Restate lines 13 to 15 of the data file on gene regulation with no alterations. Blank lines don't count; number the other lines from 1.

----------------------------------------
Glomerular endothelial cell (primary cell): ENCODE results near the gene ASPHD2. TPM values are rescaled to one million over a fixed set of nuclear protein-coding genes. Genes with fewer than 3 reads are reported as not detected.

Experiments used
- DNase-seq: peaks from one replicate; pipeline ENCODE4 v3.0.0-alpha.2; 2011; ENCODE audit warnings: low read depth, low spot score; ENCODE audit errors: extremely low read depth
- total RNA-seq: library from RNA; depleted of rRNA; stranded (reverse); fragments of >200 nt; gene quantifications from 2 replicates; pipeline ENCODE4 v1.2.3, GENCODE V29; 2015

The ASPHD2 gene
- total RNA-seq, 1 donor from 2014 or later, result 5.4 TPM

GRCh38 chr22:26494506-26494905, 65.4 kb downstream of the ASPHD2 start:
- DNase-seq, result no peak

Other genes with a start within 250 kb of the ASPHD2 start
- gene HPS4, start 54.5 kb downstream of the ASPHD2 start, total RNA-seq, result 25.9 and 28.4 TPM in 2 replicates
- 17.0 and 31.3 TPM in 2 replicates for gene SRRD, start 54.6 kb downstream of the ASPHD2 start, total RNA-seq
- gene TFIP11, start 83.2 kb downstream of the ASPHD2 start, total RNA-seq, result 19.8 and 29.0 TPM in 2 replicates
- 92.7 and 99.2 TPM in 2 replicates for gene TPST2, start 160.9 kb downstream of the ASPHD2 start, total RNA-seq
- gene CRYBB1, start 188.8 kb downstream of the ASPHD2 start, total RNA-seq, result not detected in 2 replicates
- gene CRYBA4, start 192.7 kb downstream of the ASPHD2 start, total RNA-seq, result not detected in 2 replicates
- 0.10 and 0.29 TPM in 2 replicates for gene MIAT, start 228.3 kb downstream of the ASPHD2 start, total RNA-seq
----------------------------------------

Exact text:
- 92.7 and 99.2 TPM in 2 replicates for gene TPST2, start 160.9 kb downstream of the ASPHD2 start, total RNA-seq
- gene CRYBB1, start 188.8 kb downstream of the ASPHD2 start, total RNA-seq, result not detected in 2 replicates
- gene CRYBA4, start 192.7 kb downstream of the ASPHD2 start, total RNA-seq, result not detected in 2 replicates